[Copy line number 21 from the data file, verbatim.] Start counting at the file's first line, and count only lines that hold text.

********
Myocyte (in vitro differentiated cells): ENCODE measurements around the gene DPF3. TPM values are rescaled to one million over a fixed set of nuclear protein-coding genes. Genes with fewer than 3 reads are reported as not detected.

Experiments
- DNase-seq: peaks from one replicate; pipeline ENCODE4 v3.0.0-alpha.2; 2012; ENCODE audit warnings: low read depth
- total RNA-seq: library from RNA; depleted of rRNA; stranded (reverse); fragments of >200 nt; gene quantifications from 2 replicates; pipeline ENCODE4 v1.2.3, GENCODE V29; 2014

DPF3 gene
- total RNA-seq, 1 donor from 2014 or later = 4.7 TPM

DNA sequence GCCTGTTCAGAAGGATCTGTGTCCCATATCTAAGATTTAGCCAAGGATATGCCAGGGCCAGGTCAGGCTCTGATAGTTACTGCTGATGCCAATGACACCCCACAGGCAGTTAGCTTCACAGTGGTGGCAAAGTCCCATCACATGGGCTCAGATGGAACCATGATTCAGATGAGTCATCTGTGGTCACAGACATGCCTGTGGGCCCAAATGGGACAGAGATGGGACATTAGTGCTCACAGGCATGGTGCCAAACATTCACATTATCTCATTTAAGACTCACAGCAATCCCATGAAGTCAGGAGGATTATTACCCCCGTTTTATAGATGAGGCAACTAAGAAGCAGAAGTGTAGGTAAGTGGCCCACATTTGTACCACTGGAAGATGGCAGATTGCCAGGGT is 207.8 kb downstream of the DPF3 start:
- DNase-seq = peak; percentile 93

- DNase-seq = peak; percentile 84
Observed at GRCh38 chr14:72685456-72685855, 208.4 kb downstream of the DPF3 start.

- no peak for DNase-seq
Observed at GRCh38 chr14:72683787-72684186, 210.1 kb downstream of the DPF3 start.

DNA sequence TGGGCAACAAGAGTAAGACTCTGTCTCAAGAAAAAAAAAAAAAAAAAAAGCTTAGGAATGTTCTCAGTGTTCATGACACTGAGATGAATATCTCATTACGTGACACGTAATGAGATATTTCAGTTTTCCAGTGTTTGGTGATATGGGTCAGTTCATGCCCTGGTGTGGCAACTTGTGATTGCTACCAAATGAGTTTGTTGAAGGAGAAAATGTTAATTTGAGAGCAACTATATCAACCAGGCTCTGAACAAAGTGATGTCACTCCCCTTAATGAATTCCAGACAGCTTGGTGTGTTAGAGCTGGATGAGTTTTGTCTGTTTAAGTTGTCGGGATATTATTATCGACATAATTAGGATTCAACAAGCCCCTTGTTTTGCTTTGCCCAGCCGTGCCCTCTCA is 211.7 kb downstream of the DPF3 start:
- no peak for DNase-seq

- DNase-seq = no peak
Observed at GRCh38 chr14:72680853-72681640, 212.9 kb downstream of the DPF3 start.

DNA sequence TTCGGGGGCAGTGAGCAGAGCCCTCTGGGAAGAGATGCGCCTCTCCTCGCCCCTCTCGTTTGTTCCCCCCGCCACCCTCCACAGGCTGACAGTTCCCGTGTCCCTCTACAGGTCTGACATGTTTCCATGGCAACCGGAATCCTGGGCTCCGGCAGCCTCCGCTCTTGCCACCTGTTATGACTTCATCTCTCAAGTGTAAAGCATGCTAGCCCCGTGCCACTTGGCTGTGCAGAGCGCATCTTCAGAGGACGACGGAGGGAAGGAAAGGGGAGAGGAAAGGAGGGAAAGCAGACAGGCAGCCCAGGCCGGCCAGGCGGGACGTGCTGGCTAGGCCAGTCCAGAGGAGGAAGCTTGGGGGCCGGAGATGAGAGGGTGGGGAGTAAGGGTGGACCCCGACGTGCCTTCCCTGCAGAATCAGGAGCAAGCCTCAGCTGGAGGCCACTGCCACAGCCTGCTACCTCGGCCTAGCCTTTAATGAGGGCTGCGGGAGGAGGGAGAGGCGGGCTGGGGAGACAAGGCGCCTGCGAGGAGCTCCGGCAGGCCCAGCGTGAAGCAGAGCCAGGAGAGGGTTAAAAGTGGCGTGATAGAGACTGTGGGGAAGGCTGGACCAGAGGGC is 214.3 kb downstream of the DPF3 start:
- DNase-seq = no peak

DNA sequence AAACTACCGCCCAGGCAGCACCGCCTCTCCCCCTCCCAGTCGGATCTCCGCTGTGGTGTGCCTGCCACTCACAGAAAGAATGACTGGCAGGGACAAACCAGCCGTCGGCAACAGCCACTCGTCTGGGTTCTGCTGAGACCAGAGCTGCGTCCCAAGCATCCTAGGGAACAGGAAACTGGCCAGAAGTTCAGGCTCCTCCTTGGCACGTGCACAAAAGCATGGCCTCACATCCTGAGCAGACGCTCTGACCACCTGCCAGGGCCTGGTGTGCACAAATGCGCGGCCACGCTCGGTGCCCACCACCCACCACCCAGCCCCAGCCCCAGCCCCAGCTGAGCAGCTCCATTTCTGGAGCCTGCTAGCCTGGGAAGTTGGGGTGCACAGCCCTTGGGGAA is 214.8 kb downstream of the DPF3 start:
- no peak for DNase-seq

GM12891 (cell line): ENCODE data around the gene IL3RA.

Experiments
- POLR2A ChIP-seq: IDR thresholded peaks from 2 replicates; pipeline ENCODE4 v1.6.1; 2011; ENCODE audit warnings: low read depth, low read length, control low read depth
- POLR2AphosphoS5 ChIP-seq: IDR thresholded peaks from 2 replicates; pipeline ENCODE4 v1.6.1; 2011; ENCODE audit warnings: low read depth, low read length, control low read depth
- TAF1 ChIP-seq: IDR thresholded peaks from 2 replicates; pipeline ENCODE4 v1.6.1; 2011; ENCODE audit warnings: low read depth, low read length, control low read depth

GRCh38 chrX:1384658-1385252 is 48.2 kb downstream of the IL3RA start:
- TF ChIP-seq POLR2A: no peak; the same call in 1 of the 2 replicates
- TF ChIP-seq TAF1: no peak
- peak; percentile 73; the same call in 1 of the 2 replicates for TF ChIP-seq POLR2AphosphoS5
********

GM12891 (cell line): ENCODE data around the gene IL3RA.